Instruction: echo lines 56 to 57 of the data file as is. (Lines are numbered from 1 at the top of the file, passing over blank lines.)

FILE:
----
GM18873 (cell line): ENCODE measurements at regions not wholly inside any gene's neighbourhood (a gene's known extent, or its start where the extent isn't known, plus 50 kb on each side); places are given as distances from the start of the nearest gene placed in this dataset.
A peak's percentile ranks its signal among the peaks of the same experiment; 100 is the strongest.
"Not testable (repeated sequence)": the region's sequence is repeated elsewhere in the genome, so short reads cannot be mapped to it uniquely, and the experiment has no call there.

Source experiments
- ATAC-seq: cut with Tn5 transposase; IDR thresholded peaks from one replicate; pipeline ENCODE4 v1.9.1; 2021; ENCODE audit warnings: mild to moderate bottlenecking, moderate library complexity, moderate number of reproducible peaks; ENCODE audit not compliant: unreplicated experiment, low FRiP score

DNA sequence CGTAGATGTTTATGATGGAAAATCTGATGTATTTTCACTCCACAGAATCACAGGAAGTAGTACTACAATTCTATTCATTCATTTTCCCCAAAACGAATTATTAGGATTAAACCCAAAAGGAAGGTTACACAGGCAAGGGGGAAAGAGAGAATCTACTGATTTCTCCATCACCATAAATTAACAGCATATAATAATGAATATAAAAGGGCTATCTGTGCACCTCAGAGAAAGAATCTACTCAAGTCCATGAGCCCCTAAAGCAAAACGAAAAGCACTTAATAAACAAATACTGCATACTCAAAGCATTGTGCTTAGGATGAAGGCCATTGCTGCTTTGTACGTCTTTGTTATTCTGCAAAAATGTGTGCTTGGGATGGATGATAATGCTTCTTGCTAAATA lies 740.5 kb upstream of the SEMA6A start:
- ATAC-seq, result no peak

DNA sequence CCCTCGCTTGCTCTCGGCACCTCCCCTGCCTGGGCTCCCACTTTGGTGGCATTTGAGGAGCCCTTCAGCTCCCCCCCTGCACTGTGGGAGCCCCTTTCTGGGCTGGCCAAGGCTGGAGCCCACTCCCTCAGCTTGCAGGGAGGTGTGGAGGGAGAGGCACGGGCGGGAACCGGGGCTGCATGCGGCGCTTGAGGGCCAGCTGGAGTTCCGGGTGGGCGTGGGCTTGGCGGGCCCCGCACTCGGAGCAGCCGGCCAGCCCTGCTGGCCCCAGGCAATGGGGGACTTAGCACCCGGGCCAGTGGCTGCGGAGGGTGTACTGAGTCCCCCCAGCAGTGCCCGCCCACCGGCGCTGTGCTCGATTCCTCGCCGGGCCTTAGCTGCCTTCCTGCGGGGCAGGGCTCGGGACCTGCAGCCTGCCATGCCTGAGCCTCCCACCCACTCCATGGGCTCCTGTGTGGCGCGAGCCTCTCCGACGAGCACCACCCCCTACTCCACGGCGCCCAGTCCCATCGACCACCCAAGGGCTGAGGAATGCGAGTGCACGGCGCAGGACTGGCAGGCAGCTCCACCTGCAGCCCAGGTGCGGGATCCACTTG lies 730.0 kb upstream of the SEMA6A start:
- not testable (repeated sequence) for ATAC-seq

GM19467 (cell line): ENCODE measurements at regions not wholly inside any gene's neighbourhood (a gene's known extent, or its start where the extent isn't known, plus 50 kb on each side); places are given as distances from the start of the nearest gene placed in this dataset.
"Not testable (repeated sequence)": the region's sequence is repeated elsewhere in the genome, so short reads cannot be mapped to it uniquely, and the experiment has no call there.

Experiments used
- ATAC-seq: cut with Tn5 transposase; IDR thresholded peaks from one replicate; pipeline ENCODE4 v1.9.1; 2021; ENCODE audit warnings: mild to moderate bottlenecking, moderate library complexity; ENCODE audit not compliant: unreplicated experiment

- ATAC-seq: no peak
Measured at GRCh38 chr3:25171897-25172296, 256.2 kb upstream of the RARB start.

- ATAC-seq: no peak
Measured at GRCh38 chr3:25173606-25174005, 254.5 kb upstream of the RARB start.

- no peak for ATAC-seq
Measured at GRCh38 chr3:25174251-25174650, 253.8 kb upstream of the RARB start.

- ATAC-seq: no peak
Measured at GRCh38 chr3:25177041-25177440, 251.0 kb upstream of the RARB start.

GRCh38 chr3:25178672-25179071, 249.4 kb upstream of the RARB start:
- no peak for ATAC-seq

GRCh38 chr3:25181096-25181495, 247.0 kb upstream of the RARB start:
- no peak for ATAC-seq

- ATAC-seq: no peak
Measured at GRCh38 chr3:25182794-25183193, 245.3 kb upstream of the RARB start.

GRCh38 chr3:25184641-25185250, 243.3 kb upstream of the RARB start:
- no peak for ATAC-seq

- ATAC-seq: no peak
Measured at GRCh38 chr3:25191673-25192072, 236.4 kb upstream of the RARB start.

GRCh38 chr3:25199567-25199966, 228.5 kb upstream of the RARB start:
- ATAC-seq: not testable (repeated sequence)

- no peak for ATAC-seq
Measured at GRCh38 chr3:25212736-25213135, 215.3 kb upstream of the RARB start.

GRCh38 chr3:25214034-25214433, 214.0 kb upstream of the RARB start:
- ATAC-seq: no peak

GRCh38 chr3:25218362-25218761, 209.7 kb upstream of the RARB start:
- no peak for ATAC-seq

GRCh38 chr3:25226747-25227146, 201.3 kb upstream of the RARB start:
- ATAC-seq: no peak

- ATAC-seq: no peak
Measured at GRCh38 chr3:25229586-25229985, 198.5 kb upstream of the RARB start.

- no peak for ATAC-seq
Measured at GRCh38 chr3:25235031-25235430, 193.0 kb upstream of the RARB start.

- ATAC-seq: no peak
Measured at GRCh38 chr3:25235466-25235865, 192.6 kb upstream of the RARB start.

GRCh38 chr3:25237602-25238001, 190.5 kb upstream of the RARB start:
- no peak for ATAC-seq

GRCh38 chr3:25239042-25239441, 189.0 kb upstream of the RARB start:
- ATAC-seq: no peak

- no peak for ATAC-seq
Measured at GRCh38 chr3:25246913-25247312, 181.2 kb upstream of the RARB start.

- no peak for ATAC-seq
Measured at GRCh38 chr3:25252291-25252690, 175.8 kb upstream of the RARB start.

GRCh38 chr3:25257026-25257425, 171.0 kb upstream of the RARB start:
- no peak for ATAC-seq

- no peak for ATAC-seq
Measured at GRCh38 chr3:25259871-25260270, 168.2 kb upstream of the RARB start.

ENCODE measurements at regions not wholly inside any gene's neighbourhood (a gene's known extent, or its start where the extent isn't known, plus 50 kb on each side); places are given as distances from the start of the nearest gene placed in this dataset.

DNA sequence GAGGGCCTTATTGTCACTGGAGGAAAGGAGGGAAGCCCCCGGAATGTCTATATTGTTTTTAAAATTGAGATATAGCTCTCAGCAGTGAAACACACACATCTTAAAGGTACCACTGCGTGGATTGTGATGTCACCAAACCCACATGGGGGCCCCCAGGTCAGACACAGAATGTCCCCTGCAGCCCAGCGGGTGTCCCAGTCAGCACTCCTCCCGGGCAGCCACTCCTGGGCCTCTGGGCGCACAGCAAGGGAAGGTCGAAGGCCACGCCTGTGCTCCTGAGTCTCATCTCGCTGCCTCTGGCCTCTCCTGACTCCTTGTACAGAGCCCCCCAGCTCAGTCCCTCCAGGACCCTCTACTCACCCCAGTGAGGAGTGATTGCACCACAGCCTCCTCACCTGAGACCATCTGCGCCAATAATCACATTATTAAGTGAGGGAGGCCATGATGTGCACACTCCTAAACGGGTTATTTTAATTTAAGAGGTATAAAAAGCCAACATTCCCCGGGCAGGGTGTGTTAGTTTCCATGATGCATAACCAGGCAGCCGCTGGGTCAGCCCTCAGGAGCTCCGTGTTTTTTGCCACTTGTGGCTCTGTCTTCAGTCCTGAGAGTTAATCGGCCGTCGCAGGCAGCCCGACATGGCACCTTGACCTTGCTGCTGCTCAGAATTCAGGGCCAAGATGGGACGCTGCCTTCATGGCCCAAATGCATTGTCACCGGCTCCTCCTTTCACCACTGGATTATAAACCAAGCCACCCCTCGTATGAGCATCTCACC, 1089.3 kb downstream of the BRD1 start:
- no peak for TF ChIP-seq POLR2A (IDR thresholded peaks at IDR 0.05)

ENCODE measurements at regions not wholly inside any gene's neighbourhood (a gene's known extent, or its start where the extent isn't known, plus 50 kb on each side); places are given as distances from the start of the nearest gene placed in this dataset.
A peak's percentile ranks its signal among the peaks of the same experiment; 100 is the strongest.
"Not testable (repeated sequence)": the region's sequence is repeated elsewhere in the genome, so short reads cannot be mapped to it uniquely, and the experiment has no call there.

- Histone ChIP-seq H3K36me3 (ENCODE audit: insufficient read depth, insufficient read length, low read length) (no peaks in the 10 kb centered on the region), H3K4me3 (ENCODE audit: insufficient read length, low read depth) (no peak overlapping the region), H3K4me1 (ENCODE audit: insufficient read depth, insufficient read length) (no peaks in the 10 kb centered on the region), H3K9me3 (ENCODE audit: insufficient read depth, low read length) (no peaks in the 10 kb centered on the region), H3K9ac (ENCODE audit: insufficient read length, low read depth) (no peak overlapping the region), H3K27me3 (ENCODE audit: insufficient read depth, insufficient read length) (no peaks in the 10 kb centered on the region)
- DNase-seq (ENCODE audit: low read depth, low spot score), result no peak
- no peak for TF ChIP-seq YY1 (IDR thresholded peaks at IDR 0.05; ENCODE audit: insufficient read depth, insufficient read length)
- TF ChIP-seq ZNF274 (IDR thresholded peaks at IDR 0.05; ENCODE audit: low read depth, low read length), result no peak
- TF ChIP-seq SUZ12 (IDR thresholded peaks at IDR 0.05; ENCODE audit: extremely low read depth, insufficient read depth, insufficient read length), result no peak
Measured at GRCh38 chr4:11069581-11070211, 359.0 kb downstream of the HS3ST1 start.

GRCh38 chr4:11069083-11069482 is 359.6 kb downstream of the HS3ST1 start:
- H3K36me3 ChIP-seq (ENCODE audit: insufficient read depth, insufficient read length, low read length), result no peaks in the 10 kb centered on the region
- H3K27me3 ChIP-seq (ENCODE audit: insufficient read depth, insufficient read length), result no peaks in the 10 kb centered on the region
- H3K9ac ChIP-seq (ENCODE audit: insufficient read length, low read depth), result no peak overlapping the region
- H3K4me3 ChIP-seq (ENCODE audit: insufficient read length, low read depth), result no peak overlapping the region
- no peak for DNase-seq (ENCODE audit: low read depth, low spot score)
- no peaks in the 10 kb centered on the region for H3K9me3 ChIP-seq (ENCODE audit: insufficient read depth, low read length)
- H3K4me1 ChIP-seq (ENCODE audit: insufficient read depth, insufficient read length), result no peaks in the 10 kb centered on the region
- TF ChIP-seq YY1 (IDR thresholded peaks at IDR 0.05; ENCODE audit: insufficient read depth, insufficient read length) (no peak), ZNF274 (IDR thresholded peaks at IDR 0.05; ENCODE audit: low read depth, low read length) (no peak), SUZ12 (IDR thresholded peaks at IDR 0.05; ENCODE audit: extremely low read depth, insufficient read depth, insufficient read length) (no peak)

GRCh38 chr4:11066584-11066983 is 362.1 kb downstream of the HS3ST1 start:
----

GRCh38 chr3:25257026-25257425, 171.0 kb upstream of the RARB start:
- no peak for ATAC-seq